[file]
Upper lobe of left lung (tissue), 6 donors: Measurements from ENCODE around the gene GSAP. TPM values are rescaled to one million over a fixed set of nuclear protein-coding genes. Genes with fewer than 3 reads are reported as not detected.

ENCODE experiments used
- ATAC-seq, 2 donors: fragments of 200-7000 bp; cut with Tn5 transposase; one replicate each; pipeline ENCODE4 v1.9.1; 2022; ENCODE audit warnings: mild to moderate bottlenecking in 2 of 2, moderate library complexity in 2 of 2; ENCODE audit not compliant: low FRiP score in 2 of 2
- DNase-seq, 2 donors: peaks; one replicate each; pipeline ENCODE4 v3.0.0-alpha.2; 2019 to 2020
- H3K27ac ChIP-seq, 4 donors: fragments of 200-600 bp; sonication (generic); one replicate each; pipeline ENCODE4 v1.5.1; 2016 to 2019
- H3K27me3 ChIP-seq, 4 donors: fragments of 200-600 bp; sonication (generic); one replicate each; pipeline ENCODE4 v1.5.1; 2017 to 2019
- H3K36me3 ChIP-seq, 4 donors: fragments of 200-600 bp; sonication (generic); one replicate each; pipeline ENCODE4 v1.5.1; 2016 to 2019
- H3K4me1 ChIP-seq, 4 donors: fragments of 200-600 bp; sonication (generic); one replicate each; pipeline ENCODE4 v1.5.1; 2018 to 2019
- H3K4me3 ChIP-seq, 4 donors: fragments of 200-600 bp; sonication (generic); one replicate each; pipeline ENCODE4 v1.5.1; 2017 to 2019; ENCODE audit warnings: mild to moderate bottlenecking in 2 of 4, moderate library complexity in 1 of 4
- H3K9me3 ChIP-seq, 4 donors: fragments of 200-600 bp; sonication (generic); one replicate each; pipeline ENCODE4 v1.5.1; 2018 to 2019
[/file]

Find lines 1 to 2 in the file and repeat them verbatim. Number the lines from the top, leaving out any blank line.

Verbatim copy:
Upper lobe of left lung (tissue), 6 donors: Measurements from ENCODE around the gene GSAP. TPM values are rescaled to one million over a fixed set of nuclear protein-coding genes. Genes with fewer than 3 reads are reported as not detected.

ENCODE experiments used